Sunday, November 4, 2012
Political Animals Cancelled-A Show Cancelled too Early, or Just on Time?
A few days ago USA Network announced some major cancellations, which included Fairly Legal, Common Law, and Political Animals. While I do not watch the first two, I was a fan of Political Animals, the show had potential. Although the term cancelled was not used rather "the network is not moving forward." I am not sure if the show is gone forever, but I am guessing the answer is yes, although they left a major cliffhanger out there, and many of the stories appeared to amp up for another go around. With no closure the "limited series" fells like a disappointment. However it could have continued to grow given more time, and place in a better time slot.
I often think networks have to let go an allow for certain shows to exist. While I understand money talks, networks often kill shows that have huge cult followings with fans more loyal than any other show. Political Animals will probably join the list below, but here are the shows (I watched) that were not given their due, and cancelled too soon.
Arrested Development-The show is the reason NBC has kept, The Office, 30 Rock, Parks and Recreation etc., for so many years. Arrested Development's quirky humor paved the way for off brand television humor, and FOX was widely criticized for canceling this show (a winner for Outstanding Comedy Series) in the third season. The show is being reborn in 2013, with everyone on board, namely because this show has proved to become a bigger hit than anyone could imagine.
Family Guy-That's right folks, FOX cancelled this show too, many moons ago, but after amazing DVD sales, and great ratings on Adult Swim they brought show back and Seth MacFarlene is a brand now. MacFarlene's power is so great he has a loyal fan base following him into films with Ted, and he is going to host to Oscars this year. FOX made a smart decision here (although the show needs to end), but bringing this show back was the right call to make.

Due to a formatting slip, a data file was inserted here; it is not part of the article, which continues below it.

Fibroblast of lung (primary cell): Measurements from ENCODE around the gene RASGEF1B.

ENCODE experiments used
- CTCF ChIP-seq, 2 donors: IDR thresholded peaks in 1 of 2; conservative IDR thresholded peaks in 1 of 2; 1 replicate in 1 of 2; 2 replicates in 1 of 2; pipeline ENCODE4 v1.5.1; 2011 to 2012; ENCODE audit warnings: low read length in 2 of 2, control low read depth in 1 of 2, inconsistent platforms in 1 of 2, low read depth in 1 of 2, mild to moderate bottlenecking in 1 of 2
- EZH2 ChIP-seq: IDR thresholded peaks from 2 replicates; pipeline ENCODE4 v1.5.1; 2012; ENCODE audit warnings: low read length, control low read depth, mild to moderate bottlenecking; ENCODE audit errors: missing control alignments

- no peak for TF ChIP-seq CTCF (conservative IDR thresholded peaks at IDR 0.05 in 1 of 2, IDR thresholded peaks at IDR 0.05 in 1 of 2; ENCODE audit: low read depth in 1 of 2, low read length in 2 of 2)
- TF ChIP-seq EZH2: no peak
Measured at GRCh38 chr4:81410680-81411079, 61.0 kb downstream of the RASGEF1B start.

Freaks and Geeks-NBC's only entry on the list. This show about the 80s was equal parts comedy and drama, and was the most under appreciated show on the air. If you look at the cast you will see a whose who of Hollywood A-Listers came from this show, and thats namely because Judd Apatow recycles the same actors. The show could work a little better now with nostalgia being as popular, but I would also like to see them do a reunion special, that would give me the closure I need.
My So-Called Life-Claire Danes is one of the most talented actresses, but ABC let her slip through their fingers with this show. At the time everyone was all about cops and doctors with the high paced tense shows like NYPD Blue, ER, and Law & Order taking over. This was an honest representation of what it meant to be a teen in the 90s, and I would have liked to see Angela as she aged at least a few years more.
Pushing Daisies-I blame the writer's strike on this show's cancellation. This is possibly one of the most fun/clever shows I have ever watched on television. With a great cast, and a creative premise the show about the pie maker who brought people back to life to solve crimes was just too darn cute. The end provided some closure, but I could have used one or two more seasons.
The same could be said for many shows within the sci-fi genre like Firefly, Star Trek, Terminator: The Sarah Connors Chronicles, or quirky dramas like Deadwood, Dead Like Me, Wonderfalls, and Veronica Mars. Shows within specific niche genres always have had a hard time sticking around. There have been shows like Lost, and The X-Files, which have helped other shows like Fringe have a fighting chance (although the only reason Fringe lasted was because its big wig's favorite show).
Do these shows end too early though, or does their shortened run make them creatively better and more like able? I think if many of these shows lasted longer then they did fans would soon become bitter as they often do, and grow angry. Maybe ending early is blessing that makes these shows better than the ones that last 10 or 12 years. A good friend said to me today "things are better in small doses" and I think this is true within the world of television.